The natural ecosystems of these gull species are tropical and subtropical wet grasslands, margins of rivers and streams, intertidal marine marshes with emergent grasses, peatlands, marshes, swamps, bogs, floodplains, waterlogged mudflats, rivers, streams, creeks and brackish wetlands.

Diet and feeding behavior

The diet of these brown-headed gull species is mostly fish. Shrimps, offal, insects, grubs, fish waste, worms, carrion, reptiles, rodents and plant material are their primary food.

These gull species are opportunistic scavengers, feeding from garbage dump and feeding invertebrates exposed during ploughing of fields.

Reproduction and breeding habits

The breeding season of these brown-headed gull species is from May to July in most of the breeding grounds. These birds are colonial breeders, colonies form from 50 pairs to several thousand pairs.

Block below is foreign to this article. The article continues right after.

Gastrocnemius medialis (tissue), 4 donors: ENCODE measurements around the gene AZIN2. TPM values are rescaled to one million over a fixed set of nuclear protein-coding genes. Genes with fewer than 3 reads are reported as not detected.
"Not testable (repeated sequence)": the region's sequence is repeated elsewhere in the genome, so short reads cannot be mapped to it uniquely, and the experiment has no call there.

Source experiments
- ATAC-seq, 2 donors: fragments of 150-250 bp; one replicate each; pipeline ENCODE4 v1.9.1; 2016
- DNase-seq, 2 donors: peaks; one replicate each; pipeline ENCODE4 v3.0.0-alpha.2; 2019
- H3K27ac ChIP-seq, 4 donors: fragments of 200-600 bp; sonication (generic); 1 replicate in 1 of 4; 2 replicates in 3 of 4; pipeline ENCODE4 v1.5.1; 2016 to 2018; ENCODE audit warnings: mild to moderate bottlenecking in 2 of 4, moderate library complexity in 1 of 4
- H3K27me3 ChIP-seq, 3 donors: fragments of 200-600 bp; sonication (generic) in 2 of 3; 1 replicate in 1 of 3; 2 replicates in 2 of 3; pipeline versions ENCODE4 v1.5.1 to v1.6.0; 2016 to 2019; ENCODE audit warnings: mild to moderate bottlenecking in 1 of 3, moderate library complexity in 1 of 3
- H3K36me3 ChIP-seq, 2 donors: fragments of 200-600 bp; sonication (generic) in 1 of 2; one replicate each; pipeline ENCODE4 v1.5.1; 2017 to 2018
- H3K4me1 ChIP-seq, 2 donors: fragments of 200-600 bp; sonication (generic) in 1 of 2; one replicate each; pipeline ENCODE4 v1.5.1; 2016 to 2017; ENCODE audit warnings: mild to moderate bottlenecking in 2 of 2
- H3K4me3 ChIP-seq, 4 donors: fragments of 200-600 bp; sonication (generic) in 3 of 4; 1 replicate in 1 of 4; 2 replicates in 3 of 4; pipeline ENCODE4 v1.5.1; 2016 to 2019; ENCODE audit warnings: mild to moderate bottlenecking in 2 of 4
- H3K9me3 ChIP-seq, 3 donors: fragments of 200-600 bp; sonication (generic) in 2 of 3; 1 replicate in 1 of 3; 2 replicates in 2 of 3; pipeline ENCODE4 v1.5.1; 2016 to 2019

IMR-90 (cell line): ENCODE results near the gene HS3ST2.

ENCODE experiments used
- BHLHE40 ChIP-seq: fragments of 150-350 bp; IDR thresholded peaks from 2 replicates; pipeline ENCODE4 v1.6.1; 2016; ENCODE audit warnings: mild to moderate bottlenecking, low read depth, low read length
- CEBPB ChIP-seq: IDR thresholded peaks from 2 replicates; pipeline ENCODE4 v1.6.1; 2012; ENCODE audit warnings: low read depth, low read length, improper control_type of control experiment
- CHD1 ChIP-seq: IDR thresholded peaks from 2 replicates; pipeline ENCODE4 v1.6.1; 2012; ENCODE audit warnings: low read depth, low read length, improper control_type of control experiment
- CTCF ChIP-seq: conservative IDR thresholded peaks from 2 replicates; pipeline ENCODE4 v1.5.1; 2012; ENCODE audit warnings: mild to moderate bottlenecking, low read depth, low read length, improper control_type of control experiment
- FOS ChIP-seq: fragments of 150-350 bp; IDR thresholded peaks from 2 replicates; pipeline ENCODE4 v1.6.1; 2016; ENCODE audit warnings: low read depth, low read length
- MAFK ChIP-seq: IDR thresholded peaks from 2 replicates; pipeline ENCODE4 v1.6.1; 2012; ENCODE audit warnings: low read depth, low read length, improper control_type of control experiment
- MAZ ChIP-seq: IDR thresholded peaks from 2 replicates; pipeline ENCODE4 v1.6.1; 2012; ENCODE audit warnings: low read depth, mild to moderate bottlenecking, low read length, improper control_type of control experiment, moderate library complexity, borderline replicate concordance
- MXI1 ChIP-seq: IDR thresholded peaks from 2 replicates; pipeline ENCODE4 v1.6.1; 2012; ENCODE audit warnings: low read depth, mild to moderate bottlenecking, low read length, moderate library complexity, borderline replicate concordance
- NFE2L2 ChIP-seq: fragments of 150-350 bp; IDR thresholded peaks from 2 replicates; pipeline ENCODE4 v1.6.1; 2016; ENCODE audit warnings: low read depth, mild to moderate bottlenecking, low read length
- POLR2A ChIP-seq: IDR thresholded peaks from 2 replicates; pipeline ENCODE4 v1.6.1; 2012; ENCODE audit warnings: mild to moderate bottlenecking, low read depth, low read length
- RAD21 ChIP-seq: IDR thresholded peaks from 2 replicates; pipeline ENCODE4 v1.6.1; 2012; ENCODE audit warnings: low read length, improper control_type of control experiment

The breeding sites are selected in large reedbeds, marshes or on islands in the lakes. They nest on the ground. The typical clutch contains 2-3 eggs.

Migration and movement patterns

The brown-headed gull species are highly migratory birds.

In the month of May, these brown-headed gull species return to the breeding grounds in islands and surrounding marshes in large, cold, high altitude lakes of central Asia. The breeding grounds are spread over Kyrgyzstan, Tajikistan, India (Jammu and Kashmir) and China (west Xinjiang and west Tibet).

The brown-headed gull species migrate to the coast of Indian subcontinent, coast of southeast Asia and gangetic plains in India for wintering. The return trip to the breeding grounds takes place in March and April.